In the midst of a global pandemic, federal policymaking is focused on the immediate need to halt the spread of the deadly coronavirus and manage the economic shock in its wake. As the crisis fades, Congress will likely support multiple rounds of stimulus and recovery efforts. If they are smart, they can also put the conditions in place for lower greenhouse gas emissions.
After the 2008 crash, the 2009 American Recovery and Reinvestment Act put $90 billion into clean energy. Subsidies and grants for wind and solar and energy efficiency upgrades added hundreds of thousands of jobs and turbocharged those industries for a decade of growth. Increases in grant funding through DOE and other federal agencies led to many first-of-a-kind demonstrations of technologies like fossil fuel plants that capture carbon or low-emission fuels to supplement oil. Similar efforts now, to further reduce the costs of clean energy and stimulate investment, will be warranted, as climate change will not stop for the coronavirus.
One of the lessons from 2009 was that a program of recovery needed to be matched with long-term policy. This has implications for both direct stimulus spending and spending on innovation and demonstration. As Joe Aldy, an architect of the clean-energy portion of the 2009 stimulus package, wrote in this 2013 assessment of the program, “with only the fiscal stimulus in place, the uncertainty about the prospects for greenhouse gas regulation likely imposed a drag on potential investments in clean energy.” Even if tax credits can get steel in the ground quickly, the effects dissipate with time. Stimulus temporarily juices up clean energy, but investors will look to optimize for the long term and uncertainty limits their investment.
The same lack of policy certainty can reduce interest in capitalizing on new demonstration projects. As David Hart shows in this programmatic review, the 2009 stimulus invested heavily in demonstration projects for smart-grid technologies; offshore wind; carbon capture, utilization, and storage (CCUS); and biofuels. All of those would be useful, if not necessary, for a low-cost transition to a zero emissions economy. Hart argues that not only does the implementation of demonstration programs matter, but long-term market conditions do as well. The 2009 stimulus package invested heavily in CCUS and biofuels, for example, but each needed policy to develop market demand.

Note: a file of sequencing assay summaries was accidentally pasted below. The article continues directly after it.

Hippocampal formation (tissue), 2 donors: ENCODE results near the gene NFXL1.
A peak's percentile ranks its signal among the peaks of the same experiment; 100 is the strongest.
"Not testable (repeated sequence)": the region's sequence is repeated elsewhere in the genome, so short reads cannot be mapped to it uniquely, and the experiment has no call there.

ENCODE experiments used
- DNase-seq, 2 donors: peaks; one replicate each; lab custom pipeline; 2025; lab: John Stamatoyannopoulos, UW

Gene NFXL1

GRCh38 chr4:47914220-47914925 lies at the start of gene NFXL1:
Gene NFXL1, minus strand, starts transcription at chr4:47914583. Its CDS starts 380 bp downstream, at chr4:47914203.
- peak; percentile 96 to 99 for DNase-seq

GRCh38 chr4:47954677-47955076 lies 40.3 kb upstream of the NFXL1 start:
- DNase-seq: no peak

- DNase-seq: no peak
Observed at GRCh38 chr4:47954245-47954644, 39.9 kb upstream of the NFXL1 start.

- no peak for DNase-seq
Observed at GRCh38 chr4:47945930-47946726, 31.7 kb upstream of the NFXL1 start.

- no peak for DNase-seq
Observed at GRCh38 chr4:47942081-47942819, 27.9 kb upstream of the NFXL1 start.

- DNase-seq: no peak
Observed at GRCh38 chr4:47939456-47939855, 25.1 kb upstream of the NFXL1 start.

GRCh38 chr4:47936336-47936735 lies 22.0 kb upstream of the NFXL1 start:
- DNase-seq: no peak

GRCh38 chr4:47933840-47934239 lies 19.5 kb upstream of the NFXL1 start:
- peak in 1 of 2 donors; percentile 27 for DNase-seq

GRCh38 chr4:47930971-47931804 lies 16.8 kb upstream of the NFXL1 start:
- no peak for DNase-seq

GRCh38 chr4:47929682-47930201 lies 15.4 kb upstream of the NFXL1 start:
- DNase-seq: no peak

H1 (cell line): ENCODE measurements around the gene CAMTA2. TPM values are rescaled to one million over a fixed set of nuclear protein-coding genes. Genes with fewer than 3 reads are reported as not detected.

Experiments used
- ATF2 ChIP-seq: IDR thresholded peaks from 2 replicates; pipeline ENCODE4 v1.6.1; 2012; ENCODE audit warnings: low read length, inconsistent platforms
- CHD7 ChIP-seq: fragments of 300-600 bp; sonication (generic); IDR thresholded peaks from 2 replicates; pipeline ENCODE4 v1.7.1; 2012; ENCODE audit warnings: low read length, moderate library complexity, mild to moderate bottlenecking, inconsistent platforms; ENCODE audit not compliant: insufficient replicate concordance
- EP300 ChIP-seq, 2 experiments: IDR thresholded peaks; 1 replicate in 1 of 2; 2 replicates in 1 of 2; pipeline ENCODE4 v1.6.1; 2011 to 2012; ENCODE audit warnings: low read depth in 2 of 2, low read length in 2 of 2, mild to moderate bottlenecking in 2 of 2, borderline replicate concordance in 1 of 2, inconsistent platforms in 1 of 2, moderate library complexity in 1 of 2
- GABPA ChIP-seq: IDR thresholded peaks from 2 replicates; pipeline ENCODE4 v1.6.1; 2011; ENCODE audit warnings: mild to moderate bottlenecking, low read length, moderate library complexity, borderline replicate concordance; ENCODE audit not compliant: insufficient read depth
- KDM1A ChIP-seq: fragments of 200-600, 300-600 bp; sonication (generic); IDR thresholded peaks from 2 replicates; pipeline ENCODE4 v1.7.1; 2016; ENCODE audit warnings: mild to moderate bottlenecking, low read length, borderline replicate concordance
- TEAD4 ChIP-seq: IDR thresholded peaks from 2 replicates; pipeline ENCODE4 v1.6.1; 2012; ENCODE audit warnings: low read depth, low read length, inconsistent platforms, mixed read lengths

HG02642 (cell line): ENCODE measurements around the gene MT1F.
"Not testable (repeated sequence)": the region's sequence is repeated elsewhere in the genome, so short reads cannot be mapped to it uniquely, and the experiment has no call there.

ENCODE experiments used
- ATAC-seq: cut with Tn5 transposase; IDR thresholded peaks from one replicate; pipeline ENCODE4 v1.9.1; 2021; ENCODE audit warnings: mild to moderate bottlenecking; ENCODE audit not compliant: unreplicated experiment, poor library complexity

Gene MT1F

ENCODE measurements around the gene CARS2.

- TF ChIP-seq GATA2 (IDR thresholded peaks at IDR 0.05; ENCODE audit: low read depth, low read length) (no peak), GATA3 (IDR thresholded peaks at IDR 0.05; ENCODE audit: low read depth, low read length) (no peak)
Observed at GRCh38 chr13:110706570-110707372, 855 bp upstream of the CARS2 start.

As was true before the pandemic, and will be after, the best option for efficiently providing such certainty would be a carbon price, likely a tax. Other regulatory interventions, such as stronger EPA enforcement, sector-by-sector performance standards, or cap-and-trade systems require large administrative burdens and do not have the ability to raise revenue. The revenue from a carbon tax could be particularly attractive in the coming years, as there will be an appetite to balance the fiscal picture after years of massive spending. Carbon tax revenue could also be used, long-term, to continue making investments in infrastructure and innovation in the wake of the stimulus spending.
Establishing a carbon price in the midst of an economic shock is counterintuitive, but committing to one would be wise. One option would be for Congress to pass legislation to levy a small and rising carbon tax that would take hold as the recovery proceeded. On the lee side of this crisis, a carbon tax which started low and increased over time would add pennies to the price of a gallon of gas and be no real impediment to economic growth. Even before it was collected, the expectation of the tax would affect how investors and firms went about financing the economic recovery.
The exact timing for instituting a tax could be conditioned on economic recovery or fixed up front. For something as novel as a federal carbon tax, the Treasury Department would in any case need a year (maybe more) to write the rules governing the tax and set up provisions for rebating exporters, taxing carbon-heavy imports, and crediting firms for capturing carbon dioxide. The Treasury could do that work as the economy recovers and stimulus spending encourages investment. As investors consider where to put their money during an economic recovery, the expected carbon price will keep them from overcapitalizing the highest emitters and capitalizing lower emitters.
For the next few years, market conditions could help make a steadily rising carbon tax politically salable. Oil prices are now around $30 per barrel and retail gas prices are falling. If those prices persist, a steady increase starting from such a low baseline might blunt citizen opposition to the new tax. That is especially true if policymakers have green investments to point voters toward, since polling finds such investments are often the most popular use of carbon tax revenue.
The crisis provoked by coronavirus creates an opportunity to rethink how society can effectively manage threats to social welfare, large scale risks, and climate change. If spending and stimulus are required, then climate considerations should play some role. But based on the lessons learned from 2009, long-term policy is critical to maximizing the impact of our investments.
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